How to Practice Speech and Language With Your Child in a Carrier

When it comes to learning to talk, children learn the most from their parents and caregivers. So if you’ve got a baby or toddler at home, there’s plenty you can do to help them develop their foundational communication skills. 

You might be thinking, “That sounds great! But how will I make time to practice with them? And what should I even do?”

The fact is, you can practice speech and language with your child during the daily routines you’re already doing: getting ready for daycare or school, running errands, cooking a meal, taking a walk–and the list goes on!

For many parents, wearing their baby or toddler in a carrier is a regular routine. In this article, we’re sharing 5 easy tips for growing your child’s communication skills while you carry them. 

1 Talk out loud about what you’re doing

The first way to practice speech and language with your little one can be done right before you put them in their carrier. 

There’s probably a reason you’re loading them in the carrier. Maybe you need to do some things at home with your hands free. Maybe you’re heading to the store or getting ready for the daily commute. Or perhaps your child is fussy or sleepy and just needs to be close to you.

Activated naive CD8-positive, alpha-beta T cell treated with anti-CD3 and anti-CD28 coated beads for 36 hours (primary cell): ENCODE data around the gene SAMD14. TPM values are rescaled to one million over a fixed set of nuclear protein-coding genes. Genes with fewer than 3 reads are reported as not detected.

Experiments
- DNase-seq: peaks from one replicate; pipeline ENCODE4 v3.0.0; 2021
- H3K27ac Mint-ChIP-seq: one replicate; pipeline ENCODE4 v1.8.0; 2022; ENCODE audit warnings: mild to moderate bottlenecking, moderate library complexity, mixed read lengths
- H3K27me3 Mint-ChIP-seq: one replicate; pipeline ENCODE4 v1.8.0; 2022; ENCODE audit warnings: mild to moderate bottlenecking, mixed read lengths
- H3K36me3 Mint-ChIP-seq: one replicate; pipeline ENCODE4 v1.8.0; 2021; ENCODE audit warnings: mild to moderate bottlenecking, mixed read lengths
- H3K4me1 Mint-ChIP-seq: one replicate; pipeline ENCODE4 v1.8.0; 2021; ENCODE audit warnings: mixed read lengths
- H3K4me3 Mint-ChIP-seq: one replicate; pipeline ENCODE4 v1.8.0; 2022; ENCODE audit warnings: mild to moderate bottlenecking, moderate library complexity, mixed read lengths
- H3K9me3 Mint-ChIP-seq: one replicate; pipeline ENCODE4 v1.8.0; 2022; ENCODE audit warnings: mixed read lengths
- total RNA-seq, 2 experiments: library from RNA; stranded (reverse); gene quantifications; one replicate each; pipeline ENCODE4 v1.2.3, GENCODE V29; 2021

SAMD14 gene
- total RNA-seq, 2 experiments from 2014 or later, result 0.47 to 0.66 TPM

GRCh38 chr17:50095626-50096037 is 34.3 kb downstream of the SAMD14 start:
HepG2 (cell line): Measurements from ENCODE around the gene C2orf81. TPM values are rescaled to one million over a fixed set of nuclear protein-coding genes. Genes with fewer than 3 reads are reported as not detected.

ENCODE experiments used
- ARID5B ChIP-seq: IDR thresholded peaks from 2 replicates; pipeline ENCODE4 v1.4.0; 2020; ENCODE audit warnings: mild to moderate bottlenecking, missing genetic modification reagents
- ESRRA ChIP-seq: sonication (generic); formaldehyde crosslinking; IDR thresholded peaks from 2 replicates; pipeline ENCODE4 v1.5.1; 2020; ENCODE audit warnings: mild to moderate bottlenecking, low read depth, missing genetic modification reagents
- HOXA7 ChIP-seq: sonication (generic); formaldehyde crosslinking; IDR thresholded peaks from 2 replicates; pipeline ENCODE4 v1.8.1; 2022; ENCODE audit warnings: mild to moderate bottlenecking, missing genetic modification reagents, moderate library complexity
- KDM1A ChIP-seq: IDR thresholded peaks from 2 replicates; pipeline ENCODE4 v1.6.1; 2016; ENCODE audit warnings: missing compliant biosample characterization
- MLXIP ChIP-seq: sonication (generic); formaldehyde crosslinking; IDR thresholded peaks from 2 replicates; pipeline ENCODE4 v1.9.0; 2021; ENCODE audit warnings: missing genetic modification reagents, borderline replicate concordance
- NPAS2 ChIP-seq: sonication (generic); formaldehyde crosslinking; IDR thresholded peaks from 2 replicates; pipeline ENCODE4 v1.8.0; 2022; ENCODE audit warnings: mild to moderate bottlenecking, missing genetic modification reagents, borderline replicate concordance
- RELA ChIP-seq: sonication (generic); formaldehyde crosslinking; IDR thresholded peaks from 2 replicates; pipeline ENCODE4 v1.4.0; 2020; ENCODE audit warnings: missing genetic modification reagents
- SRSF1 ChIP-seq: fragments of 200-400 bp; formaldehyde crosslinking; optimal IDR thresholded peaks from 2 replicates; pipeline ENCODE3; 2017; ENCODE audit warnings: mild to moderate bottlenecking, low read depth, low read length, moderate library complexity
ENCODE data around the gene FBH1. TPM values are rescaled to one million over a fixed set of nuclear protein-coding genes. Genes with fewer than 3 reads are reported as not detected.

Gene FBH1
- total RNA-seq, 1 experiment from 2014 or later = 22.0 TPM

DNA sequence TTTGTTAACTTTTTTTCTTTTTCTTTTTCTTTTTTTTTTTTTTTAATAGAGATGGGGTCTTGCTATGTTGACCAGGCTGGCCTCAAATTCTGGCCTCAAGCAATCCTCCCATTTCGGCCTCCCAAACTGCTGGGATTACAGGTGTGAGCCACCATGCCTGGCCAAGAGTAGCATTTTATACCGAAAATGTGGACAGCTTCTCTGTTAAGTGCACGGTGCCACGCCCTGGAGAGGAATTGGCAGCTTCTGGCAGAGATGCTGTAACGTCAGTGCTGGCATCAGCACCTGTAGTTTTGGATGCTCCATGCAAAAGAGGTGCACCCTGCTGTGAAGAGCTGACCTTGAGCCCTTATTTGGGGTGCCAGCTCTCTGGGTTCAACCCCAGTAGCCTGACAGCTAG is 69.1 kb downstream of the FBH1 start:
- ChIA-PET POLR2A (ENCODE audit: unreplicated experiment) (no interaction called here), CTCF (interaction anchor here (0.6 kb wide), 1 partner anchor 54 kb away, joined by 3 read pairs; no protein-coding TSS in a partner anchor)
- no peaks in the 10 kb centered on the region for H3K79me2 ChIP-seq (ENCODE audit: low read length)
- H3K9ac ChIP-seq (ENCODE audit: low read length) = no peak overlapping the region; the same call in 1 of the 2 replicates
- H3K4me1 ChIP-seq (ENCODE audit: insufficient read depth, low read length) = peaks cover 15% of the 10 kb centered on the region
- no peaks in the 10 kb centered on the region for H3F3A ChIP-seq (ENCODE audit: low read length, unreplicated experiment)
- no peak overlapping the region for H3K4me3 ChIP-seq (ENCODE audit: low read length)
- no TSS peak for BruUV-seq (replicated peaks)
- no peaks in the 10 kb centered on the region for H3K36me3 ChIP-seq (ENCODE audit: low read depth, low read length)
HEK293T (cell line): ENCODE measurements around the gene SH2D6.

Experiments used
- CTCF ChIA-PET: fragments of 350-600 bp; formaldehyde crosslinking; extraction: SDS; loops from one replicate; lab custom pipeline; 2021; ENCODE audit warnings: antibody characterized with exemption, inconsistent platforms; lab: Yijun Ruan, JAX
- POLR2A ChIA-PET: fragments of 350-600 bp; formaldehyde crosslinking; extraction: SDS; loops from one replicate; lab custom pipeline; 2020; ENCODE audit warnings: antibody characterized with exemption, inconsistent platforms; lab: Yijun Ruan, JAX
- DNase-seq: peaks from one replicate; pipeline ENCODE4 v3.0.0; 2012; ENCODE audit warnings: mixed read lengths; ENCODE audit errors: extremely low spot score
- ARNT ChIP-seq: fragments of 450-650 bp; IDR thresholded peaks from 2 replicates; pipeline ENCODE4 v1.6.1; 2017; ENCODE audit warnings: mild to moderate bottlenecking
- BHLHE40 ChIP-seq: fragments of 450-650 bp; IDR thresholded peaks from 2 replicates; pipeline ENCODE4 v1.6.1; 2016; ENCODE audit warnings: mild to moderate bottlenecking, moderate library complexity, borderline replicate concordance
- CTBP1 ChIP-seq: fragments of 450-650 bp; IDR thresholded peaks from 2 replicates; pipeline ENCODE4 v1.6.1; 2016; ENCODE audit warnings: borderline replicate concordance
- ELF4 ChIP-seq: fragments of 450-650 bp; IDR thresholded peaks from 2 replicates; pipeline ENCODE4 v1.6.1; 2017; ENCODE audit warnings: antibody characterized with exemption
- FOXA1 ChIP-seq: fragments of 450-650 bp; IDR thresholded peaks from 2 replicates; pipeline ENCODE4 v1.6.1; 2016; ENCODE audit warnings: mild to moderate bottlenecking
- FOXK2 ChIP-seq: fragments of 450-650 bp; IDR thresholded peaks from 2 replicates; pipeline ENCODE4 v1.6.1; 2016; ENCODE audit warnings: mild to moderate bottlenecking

Whatever you’re doing, talk to your child about it, even if they can’t yet respond with words. This is called natural language modeling. It gives your baby or toddler the chance to hear lots of different speech sounds and words. Hearing you talk helps them learn how words are put together to form sentences. They also learn the natural intonation we use in our voices.

Let’s look at an example. Say you’re going to put your child in their carrier when you get to the grocery store. You can provide some natural language modeling by describing your actions:

“I’m parking the car! It’s time to get out. Let’s unbuckle.” [Get them out of the car seat.]

“Time to get in.” [Set them in the carrier.]

“We are walking to the store. It’s a beautiful day! Let’s go inside.”

You can continue talking to your child as you shop for groceries. The key is to simply talk about what you’re doing–a sort of natural narration. Remember, even if your child isn’t talking yet, they’re soaking up everything you say. Not to mention, if you’ve got a baby, hearing the comfort of your voice while they lie against your chest may put them right to sleep. That’s a win for baby–and for you!

2 Look at each other, or in the mirror

For this activity, if you have an infant that needs to face you in the carrier, keep them facing inward. If you have a bigger child who, per the carrier’s safety instructions, should be facing away from you in the carrier, you can try this activity by looking in the mirror together. Either way, the goal is to find a way for your child to watch your face as you engage with them.

To do this activity, simply look at your child and make silly faces and noises. This allows your child to observe your different facial expressions and hear new sounds and sound combinations in a fun way. 

Face-to-face interaction is an excellent way for your child to practice early imitation skills. Babies can learn to do what others do by imitating facial expressions and babbles.